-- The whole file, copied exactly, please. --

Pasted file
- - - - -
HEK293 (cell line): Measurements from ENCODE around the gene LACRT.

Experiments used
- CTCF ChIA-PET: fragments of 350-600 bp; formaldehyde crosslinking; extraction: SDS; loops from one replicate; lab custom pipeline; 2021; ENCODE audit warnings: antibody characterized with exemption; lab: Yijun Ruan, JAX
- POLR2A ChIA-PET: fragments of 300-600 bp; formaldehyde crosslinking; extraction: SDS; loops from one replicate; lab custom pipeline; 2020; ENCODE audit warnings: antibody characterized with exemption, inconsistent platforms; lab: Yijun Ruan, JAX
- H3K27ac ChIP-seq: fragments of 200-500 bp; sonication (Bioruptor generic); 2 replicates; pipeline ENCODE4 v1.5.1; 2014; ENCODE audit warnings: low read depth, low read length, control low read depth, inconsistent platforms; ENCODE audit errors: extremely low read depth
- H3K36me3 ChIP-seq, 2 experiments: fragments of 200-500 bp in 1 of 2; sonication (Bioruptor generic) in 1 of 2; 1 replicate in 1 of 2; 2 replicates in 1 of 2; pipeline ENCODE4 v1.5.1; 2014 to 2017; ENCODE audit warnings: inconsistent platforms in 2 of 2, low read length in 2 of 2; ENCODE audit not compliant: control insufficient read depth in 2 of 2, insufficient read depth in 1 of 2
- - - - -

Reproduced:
HEK293 (cell line): Measurements from ENCODE around the gene LACRT.

Experiments used
- CTCF ChIA-PET: fragments of 350-600 bp; formaldehyde crosslinking; extraction: SDS; loops from one replicate; lab custom pipeline; 2021; ENCODE audit warnings: antibody characterized with exemption; lab: Yijun Ruan, JAX
- POLR2A ChIA-PET: fragments of 300-600 bp; formaldehyde crosslinking; extraction: SDS; loops from one replicate; lab custom pipeline; 2020; ENCODE audit warnings: antibody characterized with exemption, inconsistent platforms; lab: Yijun Ruan, JAX
- H3K27ac ChIP-seq: fragments of 200-500 bp; sonication (Bioruptor generic); 2 replicates; pipeline ENCODE4 v1.5.1; 2014; ENCODE audit warnings: low read depth, low read length, control low read depth, inconsistent platforms; ENCODE audit errors: extremely low read depth
- H3K36me3 ChIP-seq, 2 experiments: fragments of 200-500 bp in 1 of 2; sonication (Bioruptor generic) in 1 of 2; 1 replicate in 1 of 2; 2 replicates in 1 of 2; pipeline ENCODE4 v1.5.1; 2014 to 2017; ENCODE audit warnings: inconsistent platforms in 2 of 2, low read length in 2 of 2; ENCODE audit not compliant: control insufficient read depth in 2 of 2, insufficient read depth in 1 of 2